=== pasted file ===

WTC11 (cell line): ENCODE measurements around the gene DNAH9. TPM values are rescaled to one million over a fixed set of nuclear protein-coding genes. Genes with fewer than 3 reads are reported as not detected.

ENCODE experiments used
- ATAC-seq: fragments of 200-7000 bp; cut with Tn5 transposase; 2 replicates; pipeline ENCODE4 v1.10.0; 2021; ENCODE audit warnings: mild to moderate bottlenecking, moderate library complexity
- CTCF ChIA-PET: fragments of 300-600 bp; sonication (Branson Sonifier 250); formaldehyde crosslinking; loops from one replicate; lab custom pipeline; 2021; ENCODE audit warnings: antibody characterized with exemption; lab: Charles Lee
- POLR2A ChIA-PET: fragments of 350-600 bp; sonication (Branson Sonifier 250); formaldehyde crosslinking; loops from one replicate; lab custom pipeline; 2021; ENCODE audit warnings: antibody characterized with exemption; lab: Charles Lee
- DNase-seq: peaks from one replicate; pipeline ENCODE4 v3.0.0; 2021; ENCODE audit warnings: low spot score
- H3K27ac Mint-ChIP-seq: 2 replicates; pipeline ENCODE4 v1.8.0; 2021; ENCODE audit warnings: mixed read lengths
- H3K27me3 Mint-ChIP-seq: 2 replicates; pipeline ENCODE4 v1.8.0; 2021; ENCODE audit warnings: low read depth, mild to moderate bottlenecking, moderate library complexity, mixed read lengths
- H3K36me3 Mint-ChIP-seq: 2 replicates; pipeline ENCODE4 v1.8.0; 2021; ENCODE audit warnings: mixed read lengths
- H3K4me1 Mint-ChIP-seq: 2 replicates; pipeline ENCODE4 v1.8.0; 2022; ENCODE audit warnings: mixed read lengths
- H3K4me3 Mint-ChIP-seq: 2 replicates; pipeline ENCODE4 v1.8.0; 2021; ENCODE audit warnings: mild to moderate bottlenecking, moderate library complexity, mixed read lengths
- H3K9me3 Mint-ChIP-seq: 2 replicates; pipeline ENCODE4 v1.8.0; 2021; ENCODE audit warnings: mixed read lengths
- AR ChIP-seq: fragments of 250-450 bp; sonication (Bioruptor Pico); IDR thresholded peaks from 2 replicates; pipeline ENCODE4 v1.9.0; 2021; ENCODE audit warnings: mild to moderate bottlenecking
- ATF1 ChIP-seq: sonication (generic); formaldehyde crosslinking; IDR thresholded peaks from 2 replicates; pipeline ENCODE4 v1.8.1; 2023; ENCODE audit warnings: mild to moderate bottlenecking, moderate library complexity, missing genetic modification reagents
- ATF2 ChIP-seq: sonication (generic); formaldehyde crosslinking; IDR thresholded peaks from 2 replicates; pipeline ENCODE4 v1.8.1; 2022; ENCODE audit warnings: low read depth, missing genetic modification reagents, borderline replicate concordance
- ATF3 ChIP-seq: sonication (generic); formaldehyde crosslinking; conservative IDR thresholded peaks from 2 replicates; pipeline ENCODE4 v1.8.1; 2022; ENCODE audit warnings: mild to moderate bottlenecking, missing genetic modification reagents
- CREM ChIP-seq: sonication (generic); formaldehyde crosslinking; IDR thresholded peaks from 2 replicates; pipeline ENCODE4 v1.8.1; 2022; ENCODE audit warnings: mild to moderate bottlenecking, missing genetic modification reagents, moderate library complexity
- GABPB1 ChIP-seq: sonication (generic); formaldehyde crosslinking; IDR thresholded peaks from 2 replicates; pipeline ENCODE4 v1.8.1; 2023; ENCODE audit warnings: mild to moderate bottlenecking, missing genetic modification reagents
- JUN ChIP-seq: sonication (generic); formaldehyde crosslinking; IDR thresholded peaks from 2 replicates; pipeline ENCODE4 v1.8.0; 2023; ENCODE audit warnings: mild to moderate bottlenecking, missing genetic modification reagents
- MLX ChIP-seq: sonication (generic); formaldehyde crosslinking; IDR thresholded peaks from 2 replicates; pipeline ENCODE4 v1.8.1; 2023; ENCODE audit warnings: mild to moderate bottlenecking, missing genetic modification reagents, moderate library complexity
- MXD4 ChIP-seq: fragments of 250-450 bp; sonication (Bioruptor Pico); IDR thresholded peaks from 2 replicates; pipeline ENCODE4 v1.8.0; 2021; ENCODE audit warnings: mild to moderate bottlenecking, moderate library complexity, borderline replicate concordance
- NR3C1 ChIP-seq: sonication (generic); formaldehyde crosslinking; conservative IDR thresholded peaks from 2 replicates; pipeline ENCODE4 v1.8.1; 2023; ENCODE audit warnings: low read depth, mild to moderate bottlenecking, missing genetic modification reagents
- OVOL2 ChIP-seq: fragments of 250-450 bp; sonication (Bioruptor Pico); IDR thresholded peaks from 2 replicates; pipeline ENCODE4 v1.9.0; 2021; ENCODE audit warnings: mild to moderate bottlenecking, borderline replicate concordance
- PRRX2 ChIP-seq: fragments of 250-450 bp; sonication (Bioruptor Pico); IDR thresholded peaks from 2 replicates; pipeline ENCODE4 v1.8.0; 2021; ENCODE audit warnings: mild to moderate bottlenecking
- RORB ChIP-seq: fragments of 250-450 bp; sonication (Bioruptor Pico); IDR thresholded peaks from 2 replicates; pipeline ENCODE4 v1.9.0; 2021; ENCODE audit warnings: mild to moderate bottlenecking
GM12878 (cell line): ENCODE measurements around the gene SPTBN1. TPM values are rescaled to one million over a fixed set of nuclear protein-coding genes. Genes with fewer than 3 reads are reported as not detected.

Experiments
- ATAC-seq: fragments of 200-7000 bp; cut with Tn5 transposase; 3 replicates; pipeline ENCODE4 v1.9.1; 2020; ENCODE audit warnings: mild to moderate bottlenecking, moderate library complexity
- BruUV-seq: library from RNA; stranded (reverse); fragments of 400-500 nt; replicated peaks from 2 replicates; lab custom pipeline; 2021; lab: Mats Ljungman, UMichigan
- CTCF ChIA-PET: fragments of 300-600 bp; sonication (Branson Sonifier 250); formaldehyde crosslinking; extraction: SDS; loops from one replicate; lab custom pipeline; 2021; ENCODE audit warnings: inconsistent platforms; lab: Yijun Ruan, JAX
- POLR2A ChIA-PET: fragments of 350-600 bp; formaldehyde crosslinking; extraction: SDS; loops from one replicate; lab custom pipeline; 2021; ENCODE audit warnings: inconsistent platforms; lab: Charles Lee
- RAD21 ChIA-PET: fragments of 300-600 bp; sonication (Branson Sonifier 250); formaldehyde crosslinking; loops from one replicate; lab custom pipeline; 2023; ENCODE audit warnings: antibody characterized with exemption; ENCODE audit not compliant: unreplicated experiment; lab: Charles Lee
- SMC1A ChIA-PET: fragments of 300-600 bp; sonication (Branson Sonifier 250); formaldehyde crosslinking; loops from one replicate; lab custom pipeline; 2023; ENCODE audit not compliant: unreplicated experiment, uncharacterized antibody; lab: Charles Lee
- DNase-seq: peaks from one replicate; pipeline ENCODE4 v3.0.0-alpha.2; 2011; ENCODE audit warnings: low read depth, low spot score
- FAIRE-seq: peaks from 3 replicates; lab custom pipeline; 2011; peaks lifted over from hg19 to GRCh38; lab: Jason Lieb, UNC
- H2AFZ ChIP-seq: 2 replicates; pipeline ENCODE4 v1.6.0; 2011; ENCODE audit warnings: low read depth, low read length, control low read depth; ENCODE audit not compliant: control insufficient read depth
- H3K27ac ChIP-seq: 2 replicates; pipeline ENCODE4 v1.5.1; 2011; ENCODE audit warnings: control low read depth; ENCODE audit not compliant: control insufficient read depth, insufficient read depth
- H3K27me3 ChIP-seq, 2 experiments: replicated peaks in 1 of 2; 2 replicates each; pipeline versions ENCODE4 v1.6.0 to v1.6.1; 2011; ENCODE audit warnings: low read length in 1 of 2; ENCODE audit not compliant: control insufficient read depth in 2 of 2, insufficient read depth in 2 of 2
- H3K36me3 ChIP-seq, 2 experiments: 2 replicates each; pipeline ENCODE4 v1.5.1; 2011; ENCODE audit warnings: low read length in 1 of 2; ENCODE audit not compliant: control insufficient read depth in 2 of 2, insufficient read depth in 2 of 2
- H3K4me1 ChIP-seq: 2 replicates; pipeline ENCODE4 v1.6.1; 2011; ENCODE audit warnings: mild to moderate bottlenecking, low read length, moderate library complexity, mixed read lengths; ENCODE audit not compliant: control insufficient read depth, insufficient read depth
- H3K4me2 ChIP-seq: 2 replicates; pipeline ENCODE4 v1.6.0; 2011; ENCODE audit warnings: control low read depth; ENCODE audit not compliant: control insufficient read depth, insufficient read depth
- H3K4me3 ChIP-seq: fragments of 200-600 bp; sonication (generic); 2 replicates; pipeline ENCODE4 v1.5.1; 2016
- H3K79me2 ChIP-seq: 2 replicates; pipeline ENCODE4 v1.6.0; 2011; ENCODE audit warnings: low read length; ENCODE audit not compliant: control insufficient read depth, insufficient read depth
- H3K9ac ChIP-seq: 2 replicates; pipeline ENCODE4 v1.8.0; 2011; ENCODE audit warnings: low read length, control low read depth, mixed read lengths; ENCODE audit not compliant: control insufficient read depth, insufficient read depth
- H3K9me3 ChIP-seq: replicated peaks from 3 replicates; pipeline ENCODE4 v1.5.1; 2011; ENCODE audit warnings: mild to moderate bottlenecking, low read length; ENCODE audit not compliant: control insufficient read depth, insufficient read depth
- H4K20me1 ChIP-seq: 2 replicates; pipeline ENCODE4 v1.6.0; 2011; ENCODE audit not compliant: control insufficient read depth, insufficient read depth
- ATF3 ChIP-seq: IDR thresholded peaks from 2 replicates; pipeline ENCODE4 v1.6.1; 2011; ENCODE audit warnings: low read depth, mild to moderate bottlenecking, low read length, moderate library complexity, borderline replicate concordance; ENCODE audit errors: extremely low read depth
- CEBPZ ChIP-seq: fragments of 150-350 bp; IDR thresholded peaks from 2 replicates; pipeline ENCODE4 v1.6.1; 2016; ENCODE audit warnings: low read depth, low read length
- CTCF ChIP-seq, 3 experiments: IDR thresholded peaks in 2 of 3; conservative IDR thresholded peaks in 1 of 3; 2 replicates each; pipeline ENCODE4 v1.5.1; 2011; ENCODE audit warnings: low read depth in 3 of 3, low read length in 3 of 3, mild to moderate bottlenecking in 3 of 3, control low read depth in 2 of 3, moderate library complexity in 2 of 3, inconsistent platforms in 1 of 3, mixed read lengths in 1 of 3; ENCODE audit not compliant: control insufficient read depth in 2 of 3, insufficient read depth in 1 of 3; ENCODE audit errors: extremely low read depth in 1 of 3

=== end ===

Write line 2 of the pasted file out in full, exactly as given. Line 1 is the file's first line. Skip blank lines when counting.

ENCODE experiments used